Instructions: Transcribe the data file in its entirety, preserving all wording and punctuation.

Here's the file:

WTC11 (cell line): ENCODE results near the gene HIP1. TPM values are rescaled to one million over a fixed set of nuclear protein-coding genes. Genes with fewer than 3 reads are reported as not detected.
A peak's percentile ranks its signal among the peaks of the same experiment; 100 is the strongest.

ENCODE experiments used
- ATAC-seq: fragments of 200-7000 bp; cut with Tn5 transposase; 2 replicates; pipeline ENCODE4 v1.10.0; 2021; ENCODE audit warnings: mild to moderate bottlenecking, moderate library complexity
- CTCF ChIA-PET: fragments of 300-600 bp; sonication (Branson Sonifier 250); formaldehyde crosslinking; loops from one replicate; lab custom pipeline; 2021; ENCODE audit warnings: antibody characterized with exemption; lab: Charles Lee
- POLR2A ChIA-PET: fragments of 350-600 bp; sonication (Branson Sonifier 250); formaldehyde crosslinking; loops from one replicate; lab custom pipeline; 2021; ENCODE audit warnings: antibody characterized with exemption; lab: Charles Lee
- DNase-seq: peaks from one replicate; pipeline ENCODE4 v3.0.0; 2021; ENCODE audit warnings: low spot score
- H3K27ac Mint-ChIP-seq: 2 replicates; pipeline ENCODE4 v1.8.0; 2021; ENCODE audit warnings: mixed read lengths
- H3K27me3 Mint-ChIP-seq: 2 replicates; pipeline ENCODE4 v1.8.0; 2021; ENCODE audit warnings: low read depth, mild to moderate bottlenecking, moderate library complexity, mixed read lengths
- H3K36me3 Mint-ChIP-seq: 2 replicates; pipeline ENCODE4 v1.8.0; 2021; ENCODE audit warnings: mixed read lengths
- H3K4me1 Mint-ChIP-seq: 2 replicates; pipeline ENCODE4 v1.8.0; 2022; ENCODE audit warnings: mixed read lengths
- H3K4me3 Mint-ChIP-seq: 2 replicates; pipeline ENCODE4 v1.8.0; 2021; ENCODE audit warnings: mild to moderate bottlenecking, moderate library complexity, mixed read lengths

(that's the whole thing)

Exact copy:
WTC11 (cell line): ENCODE results near the gene HIP1. TPM values are rescaled to one million over a fixed set of nuclear protein-coding genes. Genes with fewer than 3 reads are reported as not detected.
A peak's percentile ranks its signal among the peaks of the same experiment; 100 is the strongest.

ENCODE experiments used
- ATAC-seq: fragments of 200-7000 bp; cut with Tn5 transposase; 2 replicates; pipeline ENCODE4 v1.10.0; 2021; ENCODE audit warnings: mild to moderate bottlenecking, moderate library complexity
- CTCF ChIA-PET: fragments of 300-600 bp; sonication (Branson Sonifier 250); formaldehyde crosslinking; loops from one replicate; lab custom pipeline; 2021; ENCODE audit warnings: antibody characterized with exemption; lab: Charles Lee
- POLR2A ChIA-PET: fragments of 350-600 bp; sonication (Branson Sonifier 250); formaldehyde crosslinking; loops from one replicate; lab custom pipeline; 2021; ENCODE audit warnings: antibody characterized with exemption; lab: Charles Lee
- DNase-seq: peaks from one replicate; pipeline ENCODE4 v3.0.0; 2021; ENCODE audit warnings: low spot score
- H3K27ac Mint-ChIP-seq: 2 replicates; pipeline ENCODE4 v1.8.0; 2021; ENCODE audit warnings: mixed read lengths
- H3K27me3 Mint-ChIP-seq: 2 replicates; pipeline ENCODE4 v1.8.0; 2021; ENCODE audit warnings: low read depth, mild to moderate bottlenecking, moderate library complexity, mixed read lengths
- H3K36me3 Mint-ChIP-seq: 2 replicates; pipeline ENCODE4 v1.8.0; 2021; ENCODE audit warnings: mixed read lengths
- H3K4me1 Mint-ChIP-seq: 2 replicates; pipeline ENCODE4 v1.8.0; 2022; ENCODE audit warnings: mixed read lengths
- H3K4me3 Mint-ChIP-seq: 2 replicates; pipeline ENCODE4 v1.8.0; 2021; ENCODE audit warnings: mild to moderate bottlenecking, moderate library complexity, mixed read lengths